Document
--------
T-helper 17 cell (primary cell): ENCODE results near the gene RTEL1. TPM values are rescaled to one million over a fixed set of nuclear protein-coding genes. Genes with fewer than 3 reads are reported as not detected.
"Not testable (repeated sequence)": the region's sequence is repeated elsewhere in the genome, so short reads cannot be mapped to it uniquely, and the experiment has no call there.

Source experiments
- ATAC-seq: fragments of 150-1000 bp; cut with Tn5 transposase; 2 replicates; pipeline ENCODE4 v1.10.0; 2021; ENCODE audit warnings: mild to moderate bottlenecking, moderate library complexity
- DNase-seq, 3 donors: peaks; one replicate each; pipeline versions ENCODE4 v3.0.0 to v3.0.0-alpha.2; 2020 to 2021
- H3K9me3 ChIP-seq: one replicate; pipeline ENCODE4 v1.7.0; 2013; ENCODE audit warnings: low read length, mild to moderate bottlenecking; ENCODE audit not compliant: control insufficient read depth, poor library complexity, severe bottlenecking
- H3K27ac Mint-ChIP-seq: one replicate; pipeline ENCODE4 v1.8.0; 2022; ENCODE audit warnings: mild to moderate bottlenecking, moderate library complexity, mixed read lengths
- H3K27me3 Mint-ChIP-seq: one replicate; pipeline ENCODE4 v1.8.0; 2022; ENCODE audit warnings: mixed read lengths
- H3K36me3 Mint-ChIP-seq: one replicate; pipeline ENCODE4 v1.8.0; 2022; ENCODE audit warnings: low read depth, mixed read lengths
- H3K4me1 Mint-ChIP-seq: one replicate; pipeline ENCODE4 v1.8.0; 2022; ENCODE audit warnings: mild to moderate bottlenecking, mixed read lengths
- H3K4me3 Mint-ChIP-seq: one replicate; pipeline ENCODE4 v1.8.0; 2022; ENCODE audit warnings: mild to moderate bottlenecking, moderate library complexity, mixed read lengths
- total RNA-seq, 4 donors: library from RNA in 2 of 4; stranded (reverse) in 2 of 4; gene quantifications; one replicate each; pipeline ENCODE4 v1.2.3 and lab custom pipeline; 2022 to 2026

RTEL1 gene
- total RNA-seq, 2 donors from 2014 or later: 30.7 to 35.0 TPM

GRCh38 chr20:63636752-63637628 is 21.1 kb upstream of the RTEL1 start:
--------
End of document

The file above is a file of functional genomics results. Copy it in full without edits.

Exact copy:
T-helper 17 cell (primary cell): ENCODE results near the gene RTEL1. TPM values are rescaled to one million over a fixed set of nuclear protein-coding genes. Genes with fewer than 3 reads are reported as not detected.
"Not testable (repeated sequence)": the region's sequence is repeated elsewhere in the genome, so short reads cannot be mapped to it uniquely, and the experiment has no call there.

Source experiments
- ATAC-seq: fragments of 150-1000 bp; cut with Tn5 transposase; 2 replicates; pipeline ENCODE4 v1.10.0; 2021; ENCODE audit warnings: mild to moderate bottlenecking, moderate library complexity
- DNase-seq, 3 donors: peaks; one replicate each; pipeline versions ENCODE4 v3.0.0 to v3.0.0-alpha.2; 2020 to 2021
- H3K9me3 ChIP-seq: one replicate; pipeline ENCODE4 v1.7.0; 2013; ENCODE audit warnings: low read length, mild to moderate bottlenecking; ENCODE audit not compliant: control insufficient read depth, poor library complexity, severe bottlenecking
- H3K27ac Mint-ChIP-seq: one replicate; pipeline ENCODE4 v1.8.0; 2022; ENCODE audit warnings: mild to moderate bottlenecking, moderate library complexity, mixed read lengths
- H3K27me3 Mint-ChIP-seq: one replicate; pipeline ENCODE4 v1.8.0; 2022; ENCODE audit warnings: mixed read lengths
- H3K36me3 Mint-ChIP-seq: one replicate; pipeline ENCODE4 v1.8.0; 2022; ENCODE audit warnings: low read depth, mixed read lengths
- H3K4me1 Mint-ChIP-seq: one replicate; pipeline ENCODE4 v1.8.0; 2022; ENCODE audit warnings: mild to moderate bottlenecking, mixed read lengths
- H3K4me3 Mint-ChIP-seq: one replicate; pipeline ENCODE4 v1.8.0; 2022; ENCODE audit warnings: mild to moderate bottlenecking, moderate library complexity, mixed read lengths
- total RNA-seq, 4 donors: library from RNA in 2 of 4; stranded (reverse) in 2 of 4; gene quantifications; one replicate each; pipeline ENCODE4 v1.2.3 and lab custom pipeline; 2022 to 2026

RTEL1 gene
- total RNA-seq, 2 donors from 2014 or later: 30.7 to 35.0 TPM

GRCh38 chr20:63636752-63637628 is 21.1 kb upstream of the RTEL1 start: